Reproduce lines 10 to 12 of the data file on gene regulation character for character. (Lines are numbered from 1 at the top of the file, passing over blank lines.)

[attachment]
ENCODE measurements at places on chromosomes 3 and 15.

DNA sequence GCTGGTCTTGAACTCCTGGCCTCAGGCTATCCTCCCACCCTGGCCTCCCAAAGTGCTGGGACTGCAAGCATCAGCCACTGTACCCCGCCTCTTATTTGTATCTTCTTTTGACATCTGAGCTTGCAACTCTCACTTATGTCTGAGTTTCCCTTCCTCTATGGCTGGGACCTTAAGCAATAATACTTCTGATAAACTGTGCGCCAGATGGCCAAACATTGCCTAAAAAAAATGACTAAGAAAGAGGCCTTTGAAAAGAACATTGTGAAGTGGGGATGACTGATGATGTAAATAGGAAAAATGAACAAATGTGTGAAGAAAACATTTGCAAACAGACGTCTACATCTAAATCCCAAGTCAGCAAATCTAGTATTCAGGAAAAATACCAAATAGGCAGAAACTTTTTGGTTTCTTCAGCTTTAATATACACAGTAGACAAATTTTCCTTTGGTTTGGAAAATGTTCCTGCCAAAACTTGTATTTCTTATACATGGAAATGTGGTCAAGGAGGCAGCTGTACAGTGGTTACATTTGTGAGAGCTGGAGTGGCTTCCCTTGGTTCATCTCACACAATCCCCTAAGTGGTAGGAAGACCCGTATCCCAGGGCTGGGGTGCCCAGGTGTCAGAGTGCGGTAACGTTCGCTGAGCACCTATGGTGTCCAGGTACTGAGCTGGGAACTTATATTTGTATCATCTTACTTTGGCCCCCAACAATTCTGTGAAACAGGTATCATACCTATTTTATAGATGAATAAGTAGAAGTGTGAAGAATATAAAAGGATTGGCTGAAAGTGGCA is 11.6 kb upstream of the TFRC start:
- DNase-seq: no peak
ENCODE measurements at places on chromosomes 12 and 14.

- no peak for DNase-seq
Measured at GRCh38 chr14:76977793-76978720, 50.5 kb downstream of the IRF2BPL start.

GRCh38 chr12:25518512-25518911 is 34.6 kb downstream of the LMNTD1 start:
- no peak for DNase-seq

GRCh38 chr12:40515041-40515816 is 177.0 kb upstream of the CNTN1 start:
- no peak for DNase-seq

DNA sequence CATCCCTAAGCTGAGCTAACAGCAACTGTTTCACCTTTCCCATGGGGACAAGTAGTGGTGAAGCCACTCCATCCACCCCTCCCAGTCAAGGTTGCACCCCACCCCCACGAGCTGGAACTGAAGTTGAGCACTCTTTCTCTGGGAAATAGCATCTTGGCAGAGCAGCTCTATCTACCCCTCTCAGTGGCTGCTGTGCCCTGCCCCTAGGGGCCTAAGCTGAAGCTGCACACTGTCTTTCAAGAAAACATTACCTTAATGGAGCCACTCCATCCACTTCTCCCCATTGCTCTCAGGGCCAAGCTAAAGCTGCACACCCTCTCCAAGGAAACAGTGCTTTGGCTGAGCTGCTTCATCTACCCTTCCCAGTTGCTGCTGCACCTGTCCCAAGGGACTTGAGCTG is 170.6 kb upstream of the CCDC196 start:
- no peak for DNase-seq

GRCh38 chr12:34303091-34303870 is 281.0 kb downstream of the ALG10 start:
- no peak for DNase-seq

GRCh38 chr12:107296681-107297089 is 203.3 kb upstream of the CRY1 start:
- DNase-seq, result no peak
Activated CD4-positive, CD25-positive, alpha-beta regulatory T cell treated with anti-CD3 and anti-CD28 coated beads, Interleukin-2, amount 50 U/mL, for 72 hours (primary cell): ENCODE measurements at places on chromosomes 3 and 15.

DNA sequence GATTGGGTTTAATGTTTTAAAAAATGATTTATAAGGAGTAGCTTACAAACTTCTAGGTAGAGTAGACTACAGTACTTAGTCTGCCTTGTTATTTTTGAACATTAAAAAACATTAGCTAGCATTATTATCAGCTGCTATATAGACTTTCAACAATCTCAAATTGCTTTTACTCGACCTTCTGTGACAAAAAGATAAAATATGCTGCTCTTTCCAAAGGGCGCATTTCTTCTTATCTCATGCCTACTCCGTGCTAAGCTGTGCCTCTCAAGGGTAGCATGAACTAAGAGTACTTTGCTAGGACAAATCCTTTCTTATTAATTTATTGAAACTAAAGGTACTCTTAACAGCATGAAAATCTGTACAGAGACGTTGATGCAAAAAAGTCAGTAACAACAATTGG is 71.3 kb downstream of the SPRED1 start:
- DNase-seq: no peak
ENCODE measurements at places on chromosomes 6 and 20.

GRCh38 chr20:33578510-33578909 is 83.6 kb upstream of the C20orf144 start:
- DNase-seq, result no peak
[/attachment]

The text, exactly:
- no peak for DNase-seq

DNA sequence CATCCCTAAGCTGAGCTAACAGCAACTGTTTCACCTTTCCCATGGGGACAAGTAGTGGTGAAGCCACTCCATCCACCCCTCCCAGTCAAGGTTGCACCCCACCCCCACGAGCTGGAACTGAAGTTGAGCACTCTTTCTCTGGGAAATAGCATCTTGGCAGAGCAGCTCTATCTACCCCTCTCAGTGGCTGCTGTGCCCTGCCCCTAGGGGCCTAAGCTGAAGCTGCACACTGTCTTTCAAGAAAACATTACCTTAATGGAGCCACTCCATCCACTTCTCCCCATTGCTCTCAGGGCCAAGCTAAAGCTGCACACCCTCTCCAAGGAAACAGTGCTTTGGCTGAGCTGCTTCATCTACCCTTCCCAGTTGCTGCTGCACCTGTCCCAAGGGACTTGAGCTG is 170.6 kb upstream of the CCDC196 start:
- no peak for DNase-seq